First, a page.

SPRING CITY, Tenn. -- An ongoing dispute between the North Utility District of Rhea County and Spring City over which is supposed to provide water to a business has been resolved.
County Executive George Thacker said last week that Spring City would continue providing water to Douglas Automotive & Diesel Repair Service. But during a hearing, he told the utility district that it must submit a two-year growth plan in writing that includes connecting to the business.
At the hearing, Thacker chastised the representatives from the two utilities for putting "one man in the middle of two utilities."
The business is within the boundaries of the utility district, but owners Douglas Alley and Susan M. Crockett turned to Spring City after the district said they would need to pay $30,000 for a connection. The business gets its water from a well, but it "was getting dry," Alley said.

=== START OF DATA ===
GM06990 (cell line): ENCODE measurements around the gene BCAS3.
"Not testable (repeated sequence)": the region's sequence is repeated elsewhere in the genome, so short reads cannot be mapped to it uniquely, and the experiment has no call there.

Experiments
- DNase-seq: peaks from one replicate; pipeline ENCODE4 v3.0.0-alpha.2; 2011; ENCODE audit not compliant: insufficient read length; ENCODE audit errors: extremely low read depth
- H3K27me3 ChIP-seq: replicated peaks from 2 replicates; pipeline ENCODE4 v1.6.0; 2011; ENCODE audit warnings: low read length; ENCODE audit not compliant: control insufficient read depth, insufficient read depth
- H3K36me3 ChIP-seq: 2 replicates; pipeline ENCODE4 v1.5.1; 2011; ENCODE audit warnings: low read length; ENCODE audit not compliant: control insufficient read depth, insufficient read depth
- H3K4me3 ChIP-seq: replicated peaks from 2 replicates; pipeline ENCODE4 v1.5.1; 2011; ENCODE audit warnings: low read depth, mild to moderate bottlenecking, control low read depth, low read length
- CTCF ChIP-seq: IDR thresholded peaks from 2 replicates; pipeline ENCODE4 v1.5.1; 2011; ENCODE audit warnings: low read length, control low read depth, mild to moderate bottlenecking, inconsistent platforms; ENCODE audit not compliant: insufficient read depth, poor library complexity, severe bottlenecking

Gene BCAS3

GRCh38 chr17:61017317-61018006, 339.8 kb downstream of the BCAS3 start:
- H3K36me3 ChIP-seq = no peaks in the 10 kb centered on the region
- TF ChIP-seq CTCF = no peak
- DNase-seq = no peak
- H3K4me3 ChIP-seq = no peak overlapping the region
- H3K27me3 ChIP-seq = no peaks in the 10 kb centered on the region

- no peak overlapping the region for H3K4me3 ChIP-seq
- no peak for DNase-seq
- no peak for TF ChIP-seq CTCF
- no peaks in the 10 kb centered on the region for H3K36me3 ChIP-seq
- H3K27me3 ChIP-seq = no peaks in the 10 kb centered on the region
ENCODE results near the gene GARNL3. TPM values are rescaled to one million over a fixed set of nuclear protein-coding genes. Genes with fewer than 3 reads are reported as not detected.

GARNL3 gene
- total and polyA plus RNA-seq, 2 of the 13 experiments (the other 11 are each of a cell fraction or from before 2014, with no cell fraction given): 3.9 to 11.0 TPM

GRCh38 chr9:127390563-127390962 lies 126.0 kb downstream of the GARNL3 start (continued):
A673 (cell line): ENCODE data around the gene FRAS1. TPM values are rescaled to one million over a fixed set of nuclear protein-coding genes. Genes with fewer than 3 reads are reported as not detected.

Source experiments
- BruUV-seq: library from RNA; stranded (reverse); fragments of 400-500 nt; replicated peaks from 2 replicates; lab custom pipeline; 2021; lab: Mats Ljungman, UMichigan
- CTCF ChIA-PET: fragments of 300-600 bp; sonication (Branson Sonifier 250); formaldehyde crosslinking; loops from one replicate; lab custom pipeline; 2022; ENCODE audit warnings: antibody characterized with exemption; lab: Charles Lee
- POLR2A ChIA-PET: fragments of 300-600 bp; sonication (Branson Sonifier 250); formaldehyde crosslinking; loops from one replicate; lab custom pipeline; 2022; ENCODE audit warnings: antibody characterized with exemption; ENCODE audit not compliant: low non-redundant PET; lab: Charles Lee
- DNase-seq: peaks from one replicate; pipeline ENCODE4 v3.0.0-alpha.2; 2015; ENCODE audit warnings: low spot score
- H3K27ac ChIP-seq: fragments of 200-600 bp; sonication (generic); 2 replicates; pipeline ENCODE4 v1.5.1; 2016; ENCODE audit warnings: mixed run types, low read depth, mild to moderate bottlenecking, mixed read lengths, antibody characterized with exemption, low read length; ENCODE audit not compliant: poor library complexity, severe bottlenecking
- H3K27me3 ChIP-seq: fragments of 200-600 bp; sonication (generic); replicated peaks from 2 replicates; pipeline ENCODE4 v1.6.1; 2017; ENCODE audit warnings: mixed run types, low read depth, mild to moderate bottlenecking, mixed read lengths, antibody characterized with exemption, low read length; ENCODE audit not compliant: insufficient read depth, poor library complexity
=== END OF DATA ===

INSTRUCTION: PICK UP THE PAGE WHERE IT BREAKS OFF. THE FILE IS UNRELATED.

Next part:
After Alley and Crockett approached Spring City for water, Nancy Cecil, office manager at the utility district, sent a letter to Spring City Manager Vicki Doster, saying "you are within the North Utility District of Rhea County boundaries" and had no right to connect to the business.
Doster told Thacker she "chose not to disconnect from a valuable customer."
At the hearing, Thacker implored utility representatives Charles Vanzile and Doug MacEwen to compromise, but they refused.
"It's a matter of principle," said MacEwen, who added that utility officials also wanted to keep "Spring City out of our territory."
Spring City's town limits end at Vanns Creek Road near Alley's business property at 23688 Rhea County Highway.
Crockett said they were told two years ago by district representatives that, if they paid the $30,000 to have the lines installed, the company would initiate service, but refused to do so otherwise.
The district has installed the $28,000 to $30,000 utility lines but hasn't connected to the business.
Kimberly McMillian is based in Rhea County. Contact her at kdj424@ bellsouth.net.